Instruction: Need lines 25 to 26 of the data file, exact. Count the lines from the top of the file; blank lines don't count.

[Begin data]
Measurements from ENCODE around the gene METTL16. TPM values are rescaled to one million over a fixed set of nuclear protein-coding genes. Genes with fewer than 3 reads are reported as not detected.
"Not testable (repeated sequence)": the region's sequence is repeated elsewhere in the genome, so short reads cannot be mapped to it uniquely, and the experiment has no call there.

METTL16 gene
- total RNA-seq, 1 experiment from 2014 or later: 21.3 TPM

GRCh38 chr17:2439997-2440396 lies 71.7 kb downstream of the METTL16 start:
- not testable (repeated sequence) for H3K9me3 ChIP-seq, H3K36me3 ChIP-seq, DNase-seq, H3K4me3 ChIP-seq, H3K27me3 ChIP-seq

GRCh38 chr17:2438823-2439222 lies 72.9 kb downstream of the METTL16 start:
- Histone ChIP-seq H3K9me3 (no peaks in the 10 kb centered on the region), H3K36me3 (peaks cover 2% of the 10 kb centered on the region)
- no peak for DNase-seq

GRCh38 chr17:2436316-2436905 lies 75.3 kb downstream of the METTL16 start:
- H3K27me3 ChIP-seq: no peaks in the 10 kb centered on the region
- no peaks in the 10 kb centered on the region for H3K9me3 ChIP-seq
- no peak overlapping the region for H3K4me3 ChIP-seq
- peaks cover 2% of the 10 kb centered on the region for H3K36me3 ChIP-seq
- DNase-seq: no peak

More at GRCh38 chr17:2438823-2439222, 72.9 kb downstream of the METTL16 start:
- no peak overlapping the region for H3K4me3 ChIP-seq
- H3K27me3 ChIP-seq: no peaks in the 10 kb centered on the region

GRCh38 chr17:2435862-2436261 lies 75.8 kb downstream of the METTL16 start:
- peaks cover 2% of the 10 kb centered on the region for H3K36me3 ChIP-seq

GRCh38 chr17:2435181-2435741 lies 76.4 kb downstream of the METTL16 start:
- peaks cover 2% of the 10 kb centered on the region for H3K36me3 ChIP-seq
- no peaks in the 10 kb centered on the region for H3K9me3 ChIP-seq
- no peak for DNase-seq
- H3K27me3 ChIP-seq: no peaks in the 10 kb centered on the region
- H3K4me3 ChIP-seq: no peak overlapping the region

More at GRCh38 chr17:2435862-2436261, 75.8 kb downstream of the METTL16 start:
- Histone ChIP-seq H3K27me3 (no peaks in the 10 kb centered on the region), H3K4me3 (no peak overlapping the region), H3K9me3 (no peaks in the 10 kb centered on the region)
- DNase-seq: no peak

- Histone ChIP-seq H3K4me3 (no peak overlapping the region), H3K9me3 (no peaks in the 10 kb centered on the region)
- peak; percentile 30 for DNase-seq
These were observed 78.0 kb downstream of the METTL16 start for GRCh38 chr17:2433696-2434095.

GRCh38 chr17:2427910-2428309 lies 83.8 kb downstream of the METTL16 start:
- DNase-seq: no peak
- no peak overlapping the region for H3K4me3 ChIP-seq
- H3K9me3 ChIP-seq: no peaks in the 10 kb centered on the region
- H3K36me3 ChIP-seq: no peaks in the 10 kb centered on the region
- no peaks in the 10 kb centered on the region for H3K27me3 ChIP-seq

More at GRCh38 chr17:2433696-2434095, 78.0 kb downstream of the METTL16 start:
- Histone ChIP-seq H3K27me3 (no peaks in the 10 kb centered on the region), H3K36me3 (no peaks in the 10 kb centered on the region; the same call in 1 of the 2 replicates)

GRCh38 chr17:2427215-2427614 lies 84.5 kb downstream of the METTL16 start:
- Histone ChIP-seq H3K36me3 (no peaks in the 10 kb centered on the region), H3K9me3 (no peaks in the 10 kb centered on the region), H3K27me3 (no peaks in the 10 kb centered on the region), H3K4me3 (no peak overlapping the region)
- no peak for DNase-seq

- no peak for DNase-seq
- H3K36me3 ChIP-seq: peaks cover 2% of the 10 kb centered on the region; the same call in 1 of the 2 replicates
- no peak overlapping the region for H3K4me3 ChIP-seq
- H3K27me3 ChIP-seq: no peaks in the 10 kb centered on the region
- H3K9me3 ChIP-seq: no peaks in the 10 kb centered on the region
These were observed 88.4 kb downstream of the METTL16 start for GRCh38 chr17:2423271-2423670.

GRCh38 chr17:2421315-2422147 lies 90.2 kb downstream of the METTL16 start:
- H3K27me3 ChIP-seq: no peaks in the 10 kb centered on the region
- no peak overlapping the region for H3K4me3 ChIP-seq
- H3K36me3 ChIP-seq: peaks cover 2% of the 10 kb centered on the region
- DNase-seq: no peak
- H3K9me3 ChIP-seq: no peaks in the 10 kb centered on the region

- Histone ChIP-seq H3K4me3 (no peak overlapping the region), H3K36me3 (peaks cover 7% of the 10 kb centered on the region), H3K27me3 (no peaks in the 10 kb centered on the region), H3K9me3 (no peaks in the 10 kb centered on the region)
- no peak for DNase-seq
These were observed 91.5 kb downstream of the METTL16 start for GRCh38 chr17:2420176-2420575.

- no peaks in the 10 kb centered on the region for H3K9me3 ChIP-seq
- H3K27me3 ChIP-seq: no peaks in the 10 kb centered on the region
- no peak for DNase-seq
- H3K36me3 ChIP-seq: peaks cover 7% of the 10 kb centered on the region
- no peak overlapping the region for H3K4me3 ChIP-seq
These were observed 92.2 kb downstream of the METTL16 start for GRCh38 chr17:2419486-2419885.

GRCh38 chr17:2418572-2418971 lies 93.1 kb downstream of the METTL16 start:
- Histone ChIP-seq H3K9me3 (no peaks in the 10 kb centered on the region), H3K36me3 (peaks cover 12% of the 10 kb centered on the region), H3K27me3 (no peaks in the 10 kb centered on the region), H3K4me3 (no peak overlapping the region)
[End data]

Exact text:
- H3K27me3 ChIP-seq: no peaks in the 10 kb centered on the region
- H3K4me3 ChIP-seq: no peak overlapping the region